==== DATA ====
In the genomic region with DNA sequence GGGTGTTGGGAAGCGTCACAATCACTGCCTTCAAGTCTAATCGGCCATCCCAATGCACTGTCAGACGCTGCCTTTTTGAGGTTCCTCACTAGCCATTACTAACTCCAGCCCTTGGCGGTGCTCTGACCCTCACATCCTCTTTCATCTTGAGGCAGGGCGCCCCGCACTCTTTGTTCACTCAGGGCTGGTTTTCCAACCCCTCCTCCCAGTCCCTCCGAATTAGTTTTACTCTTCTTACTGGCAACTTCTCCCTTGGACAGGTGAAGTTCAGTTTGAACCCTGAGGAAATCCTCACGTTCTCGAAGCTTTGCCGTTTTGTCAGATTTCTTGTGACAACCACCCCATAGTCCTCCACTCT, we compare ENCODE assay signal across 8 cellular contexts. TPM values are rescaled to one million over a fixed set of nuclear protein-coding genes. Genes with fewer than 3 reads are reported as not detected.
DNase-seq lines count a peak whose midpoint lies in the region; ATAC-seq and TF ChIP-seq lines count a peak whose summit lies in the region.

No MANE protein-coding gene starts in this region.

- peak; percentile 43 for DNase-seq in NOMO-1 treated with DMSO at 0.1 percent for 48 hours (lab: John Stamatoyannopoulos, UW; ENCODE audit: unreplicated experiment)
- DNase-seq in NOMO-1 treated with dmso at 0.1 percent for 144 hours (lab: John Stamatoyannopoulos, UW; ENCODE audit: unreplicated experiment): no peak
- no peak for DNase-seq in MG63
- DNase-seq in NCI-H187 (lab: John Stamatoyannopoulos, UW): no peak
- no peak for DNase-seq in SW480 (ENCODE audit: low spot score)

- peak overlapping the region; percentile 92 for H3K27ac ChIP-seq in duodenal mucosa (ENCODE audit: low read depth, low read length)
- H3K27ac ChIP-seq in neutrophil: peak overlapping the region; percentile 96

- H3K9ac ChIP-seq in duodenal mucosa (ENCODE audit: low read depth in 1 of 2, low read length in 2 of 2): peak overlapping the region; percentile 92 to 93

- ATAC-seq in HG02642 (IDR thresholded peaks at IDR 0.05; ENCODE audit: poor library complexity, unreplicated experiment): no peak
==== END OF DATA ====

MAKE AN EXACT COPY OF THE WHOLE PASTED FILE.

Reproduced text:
In the genomic region with DNA sequence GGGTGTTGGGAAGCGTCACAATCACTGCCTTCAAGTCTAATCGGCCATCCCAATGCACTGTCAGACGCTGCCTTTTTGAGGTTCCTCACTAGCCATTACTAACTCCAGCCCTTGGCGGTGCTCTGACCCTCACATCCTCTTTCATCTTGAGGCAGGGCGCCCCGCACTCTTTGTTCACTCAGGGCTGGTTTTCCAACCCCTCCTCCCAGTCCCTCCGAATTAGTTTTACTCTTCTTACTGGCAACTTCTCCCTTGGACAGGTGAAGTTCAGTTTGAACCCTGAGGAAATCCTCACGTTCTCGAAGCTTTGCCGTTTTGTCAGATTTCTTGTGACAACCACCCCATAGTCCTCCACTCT, we compare ENCODE assay signal across 8 cellular contexts. TPM values are rescaled to one million over a fixed set of nuclear protein-coding genes. Genes with fewer than 3 reads are reported as not detected.
DNase-seq lines count a peak whose midpoint lies in the region; ATAC-seq and TF ChIP-seq lines count a peak whose summit lies in the region.

No MANE protein-coding gene starts in this region.

- peak; percentile 43 for DNase-seq in NOMO-1 treated with DMSO at 0.1 percent for 48 hours (lab: John Stamatoyannopoulos, UW; ENCODE audit: unreplicated experiment)
- DNase-seq in NOMO-1 treated with dmso at 0.1 percent for 144 hours (lab: John Stamatoyannopoulos, UW; ENCODE audit: unreplicated experiment): no peak
- no peak for DNase-seq in MG63
- DNase-seq in NCI-H187 (lab: John Stamatoyannopoulos, UW): no peak
- no peak for DNase-seq in SW480 (ENCODE audit: low spot score)

- peak overlapping the region; percentile 92 for H3K27ac ChIP-seq in duodenal mucosa (ENCODE audit: low read depth, low read length)
- H3K27ac ChIP-seq in neutrophil: peak overlapping the region; percentile 96

- H3K9ac ChIP-seq in duodenal mucosa (ENCODE audit: low read depth in 1 of 2, low read length in 2 of 2): peak overlapping the region; percentile 92 to 93

- ATAC-seq in HG02642 (IDR thresholded peaks at IDR 0.05; ENCODE audit: poor library complexity, unreplicated experiment): no peak